All’s swell by the sea­side

Gi­ant waves and strong tra­di­tions in a fish­ing vil­lage

The Weekend Australian - Travel - - DESTINATION EUROPE - EMILY McAULIFFE

waves. En­try to the fort and light­house is just €1 ($1.45) and there’s an in­cred­i­ble view across the town’s ter­ra­cotta rooftops to the left and of the eco­log­i­cally pro­tected Praia do Norte to the right. For fur­ther in­sight into the town’s his­tory, stop by the Dr Joaquim Manso Museum (also in Si­tio), which show­cases an ethno­graphic dis­play of Nazarene cul­ture. All ex­hibit de­scrip­tions are in Por­tuguese, but given that en­try is free, it’s none­the­less in­ter­est­ing to pe­ruse the vi­su­als.

A ARTS AND EATS: Street ven­dors sell­ing sou­venirs such as carved wooden boats, hand­wo­ven fishi ing nets, cos­tumed dolls and woollen ap­parel en­cir­cle Si­tio’s main square. Then, in the cen­tre, jolly lo­cals in aprons and tar­tan trousers of­fer nib­bles by the buck­et­load, so grab a bag of nuts, lol­lies or tra­di­tional Por­tuguese but­tery beans, tremo­cos, to munch while peer­ing over the cliff at the crowds be­low. Even if you don’t want to buy, you’ll have free sam­ples cheer­ily waved un­der your nose. If the up­per town mar­ket feels a lit­tle touristy, head back down the hill to Casa Al­coa Arte­sanato for a beau­ti­fully cu­rated col­lec­tion of sou­venir and de­signer pieces crafted by lo­cal ar­ti­sans.

W WAN­DER AND WON­DER: One of the best things to do in Nazare is to wan­der. The neat nar­row l laneways of the lower town, pat­terned with Por­tu­gal’s tra­di­tional cob­bled pave­ment, cal­cada por­tuguesa, lead past lively restau­rants, shops and bars and are where you’ll spot women in Nazare’s tra­di­tional dress. While the cos­tume is typ­i­cally re­ferred to as the “seven skirts of Nazare”, women nor­mally wear three or four lay­ered skirts day-to-day, with the full gamut re­served for spe­cial oc­ca­sions. The out­fit is com­pleted with a hand-stitched apron, woollen shawl, clogs and head­scarf. Ven­ture deeper into the streets of the lower town to find res­i­dents perched on crates peel­ing pota­toes and hang­ing laun­dry to dry from lines sus­pended over the al­ley­ways. Don’t for­get to look up at tiled mu­rals above door­ways de­pict­ing sto­ries of the sea and the Leg­end of Nazare. More: vis­it­cen­trode­por­tu­gal.com.pt/ tourism-of­fice-in-nazare. TOT MAR­KET: Visit the vi­brant in­door food mar­ket, the Mer­cado Mu­nic­i­pal da Nazare, to see women in tra­di­tional dress col­lect­ing their daily pro­duce and to pick up a few sup­plies of your own. The mar­ket­place is packed with fresh fruit and veg­eta­bles, lo­cal meats and cheeses, and, of course, trawler-fresh seafood. Sam­ple Por­tuguese favourites such as morcela blood sausage, soft Serra da Estrela cheese and the dense corn­bread broa. The mar­ket is open ev­ery day ex­cept Mon­day and a flea mar­ket is held on Fri­day morn­ings.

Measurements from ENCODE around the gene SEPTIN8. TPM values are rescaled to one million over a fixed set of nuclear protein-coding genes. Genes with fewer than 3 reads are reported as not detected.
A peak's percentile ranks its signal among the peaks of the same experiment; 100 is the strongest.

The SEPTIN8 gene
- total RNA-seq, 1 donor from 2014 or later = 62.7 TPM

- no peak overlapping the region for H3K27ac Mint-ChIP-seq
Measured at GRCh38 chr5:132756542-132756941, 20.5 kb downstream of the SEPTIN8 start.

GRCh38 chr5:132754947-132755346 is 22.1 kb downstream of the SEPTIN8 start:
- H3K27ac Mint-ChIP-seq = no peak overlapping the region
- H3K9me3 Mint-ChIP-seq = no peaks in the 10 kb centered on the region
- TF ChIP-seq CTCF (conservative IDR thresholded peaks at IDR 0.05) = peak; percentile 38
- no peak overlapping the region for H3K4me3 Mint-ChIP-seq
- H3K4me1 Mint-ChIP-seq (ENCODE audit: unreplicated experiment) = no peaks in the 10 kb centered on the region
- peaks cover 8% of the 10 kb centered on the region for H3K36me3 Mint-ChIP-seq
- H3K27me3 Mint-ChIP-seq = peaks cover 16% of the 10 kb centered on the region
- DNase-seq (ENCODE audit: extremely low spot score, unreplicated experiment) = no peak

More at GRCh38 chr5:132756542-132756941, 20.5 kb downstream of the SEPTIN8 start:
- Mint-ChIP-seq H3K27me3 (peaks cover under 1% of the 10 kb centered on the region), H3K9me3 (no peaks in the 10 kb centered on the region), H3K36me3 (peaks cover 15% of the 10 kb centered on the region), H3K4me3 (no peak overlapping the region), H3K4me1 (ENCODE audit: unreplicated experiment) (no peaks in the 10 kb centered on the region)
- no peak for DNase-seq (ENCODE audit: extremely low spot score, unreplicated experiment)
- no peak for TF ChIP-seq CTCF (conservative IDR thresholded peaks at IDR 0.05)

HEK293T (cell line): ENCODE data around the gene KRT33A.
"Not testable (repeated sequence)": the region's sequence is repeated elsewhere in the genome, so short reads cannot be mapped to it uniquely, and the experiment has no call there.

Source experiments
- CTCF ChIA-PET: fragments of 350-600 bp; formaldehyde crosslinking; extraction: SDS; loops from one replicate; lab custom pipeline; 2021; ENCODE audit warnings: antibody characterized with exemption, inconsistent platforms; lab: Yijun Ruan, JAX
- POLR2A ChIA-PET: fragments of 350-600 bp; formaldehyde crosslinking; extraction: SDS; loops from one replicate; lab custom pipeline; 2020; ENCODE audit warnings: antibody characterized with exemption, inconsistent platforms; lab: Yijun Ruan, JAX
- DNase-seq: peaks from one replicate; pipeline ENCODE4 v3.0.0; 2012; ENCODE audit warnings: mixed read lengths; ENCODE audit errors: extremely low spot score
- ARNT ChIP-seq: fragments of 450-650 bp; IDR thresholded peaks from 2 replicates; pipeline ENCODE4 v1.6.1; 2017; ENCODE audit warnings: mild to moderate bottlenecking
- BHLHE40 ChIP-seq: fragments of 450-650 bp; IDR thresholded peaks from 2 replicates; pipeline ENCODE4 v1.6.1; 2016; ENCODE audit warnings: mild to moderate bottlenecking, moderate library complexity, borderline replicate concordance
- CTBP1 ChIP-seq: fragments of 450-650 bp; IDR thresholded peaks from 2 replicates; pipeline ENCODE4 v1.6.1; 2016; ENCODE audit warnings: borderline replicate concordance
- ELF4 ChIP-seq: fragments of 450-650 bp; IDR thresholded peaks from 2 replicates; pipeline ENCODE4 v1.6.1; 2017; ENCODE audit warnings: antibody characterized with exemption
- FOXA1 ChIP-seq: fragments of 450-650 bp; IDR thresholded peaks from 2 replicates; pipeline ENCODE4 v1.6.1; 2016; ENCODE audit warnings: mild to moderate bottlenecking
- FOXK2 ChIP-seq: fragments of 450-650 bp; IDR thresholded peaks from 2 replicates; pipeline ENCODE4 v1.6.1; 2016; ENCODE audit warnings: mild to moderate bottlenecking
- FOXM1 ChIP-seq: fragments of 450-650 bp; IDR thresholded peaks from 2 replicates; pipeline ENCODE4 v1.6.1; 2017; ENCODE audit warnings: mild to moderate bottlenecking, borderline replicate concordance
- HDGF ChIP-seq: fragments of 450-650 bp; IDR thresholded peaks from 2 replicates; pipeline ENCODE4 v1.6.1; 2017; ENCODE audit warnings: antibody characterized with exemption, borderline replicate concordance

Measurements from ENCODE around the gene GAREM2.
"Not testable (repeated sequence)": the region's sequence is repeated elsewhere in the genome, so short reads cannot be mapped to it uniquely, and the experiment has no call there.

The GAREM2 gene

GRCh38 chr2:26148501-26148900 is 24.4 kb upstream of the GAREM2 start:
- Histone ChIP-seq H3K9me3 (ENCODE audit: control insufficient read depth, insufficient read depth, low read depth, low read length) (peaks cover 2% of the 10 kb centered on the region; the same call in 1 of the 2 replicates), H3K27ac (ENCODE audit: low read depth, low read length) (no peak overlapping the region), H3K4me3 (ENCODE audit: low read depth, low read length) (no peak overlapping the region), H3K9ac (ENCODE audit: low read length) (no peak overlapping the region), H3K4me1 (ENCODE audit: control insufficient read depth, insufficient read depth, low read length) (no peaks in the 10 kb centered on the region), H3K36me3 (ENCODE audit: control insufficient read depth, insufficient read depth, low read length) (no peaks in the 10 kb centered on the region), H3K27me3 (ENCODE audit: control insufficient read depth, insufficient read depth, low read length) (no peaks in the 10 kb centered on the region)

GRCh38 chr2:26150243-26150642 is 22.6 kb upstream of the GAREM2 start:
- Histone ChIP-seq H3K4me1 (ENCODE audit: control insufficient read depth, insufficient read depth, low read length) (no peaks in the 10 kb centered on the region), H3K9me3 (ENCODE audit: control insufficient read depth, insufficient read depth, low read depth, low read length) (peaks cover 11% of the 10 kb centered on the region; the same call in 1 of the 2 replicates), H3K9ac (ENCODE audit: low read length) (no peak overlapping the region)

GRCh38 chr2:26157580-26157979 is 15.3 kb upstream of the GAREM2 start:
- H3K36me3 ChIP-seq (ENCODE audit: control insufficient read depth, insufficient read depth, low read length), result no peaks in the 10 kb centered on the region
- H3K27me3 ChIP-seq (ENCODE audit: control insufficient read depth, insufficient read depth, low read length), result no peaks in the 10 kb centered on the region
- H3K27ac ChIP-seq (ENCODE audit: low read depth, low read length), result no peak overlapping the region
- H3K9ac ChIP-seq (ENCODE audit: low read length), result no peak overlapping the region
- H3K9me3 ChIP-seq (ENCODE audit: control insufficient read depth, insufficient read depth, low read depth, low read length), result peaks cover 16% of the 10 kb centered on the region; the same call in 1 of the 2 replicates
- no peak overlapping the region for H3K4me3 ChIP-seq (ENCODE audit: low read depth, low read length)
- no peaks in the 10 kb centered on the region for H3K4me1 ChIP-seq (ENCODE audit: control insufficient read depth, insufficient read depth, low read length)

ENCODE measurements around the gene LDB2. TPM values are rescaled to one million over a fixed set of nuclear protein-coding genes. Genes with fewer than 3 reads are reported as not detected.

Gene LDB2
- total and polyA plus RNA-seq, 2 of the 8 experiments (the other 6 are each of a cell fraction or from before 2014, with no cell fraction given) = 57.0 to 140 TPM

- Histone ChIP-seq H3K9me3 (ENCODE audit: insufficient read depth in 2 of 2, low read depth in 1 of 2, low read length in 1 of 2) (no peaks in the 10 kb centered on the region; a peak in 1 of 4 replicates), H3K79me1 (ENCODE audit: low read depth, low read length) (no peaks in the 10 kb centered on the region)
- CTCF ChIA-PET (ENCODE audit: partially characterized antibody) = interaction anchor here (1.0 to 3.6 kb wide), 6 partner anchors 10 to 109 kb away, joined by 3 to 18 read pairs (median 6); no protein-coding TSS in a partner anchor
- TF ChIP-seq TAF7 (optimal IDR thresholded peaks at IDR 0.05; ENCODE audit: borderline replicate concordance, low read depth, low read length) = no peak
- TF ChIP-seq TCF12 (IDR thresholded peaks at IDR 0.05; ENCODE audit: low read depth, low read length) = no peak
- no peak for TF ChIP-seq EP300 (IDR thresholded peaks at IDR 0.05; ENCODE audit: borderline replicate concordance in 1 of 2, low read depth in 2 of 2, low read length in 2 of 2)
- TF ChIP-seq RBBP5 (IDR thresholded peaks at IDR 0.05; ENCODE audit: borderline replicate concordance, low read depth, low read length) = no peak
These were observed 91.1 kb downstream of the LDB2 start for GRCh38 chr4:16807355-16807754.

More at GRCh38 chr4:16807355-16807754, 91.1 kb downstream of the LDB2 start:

FINE DROPS: Pick your poi­son from a se­lec­tion of more than 600 wines at the bou­tique wine bar T Tav­erna do 8 o 80. This trendy bar was awarded Por­tu­gal’s best wine list by the glass in 2015 and show­cases some of the na­tion’s finest tip­ples. The bar also serves art­fully pre­sented ta­pas such as sar­dine br­uschetta and cured hams, which can be matched with wines sug­gested by the knowl­edge­able staff. They can also whip up a mean gin and tonic and a range of cock­tails. Lo­cated on the es­planade, it’s the per­fect spot to watch the sun drop into the At­lantic Ocean. More: tav­er­na­do8o80.pt.

CATCH OF THE DAY: Eat­ing seafood in Nazare is a given. Must-try dishes in­clude the toma­tob based caldeirada fish stew and Bul­hao Pato, clams cooked in gar­lic, co­rian­der and Por­tu­gal’s fa­mous green wine, vinho verde. Res­tau­rante Ala-Riba in the lower town has this dish nailed. Also hunt down a serve of the Iberian del­i­cacy percebes, which are plump and salty tube-shaped bar­na­cles plucked from rocks in of­ten­dan­ger­ous surf. Percebes aren’t gen­er­ally printed on menus as their avail­abil­ity de­pends on the weather, so check with staff at any of the nu­mer­ous seafood restau­rants. For a mod­ern spin on tra­di­tional cui­sine, such as Por­tuguese sausage with caramelised onion or creamed fish soup, head to Tosca Gas­tro Bar Res­tau­rante off the main av­enue Praca Sousa Oliveira, but be sure to make a book­ing. More: por­tu­gal­travel.org. SLEEP WELL: Upon ar­rival in Nazare it’s not un­usual to see old women lin­ing the streets of­fer­ing quar­tos (rooms) for rent, but for a more lux­u­ri­ous stay, the Ho­tel Mi­ra­mar Sul (pic­tured) of­fers two pools, mini golf and sweep­ing sea views. The down­side of this prime view­point, how­ever, is the ho­tel’s lo­ca­tion away from the town cen­tre, so those with­out a car might pre­fer the Ho­tel Mare, con­ve­niently sit­u­ated in one of the main av­enues of the lower town, or the re­cently ren­o­vated Adega Oceano on the es­planade. More: mi­ra­mar­nazare ho­tels.com/en; hotel­mare.pt; ade­gao­ceano.com.

The beach at Nazare, top; the town’s red light­house at the Forte of Sao Miguel Ar­canjo, above; a woman ar­ranges cara­pau (horse mack­erel) to dry on wire boards, above right; Praia de Nazare prom­e­nade, be­low

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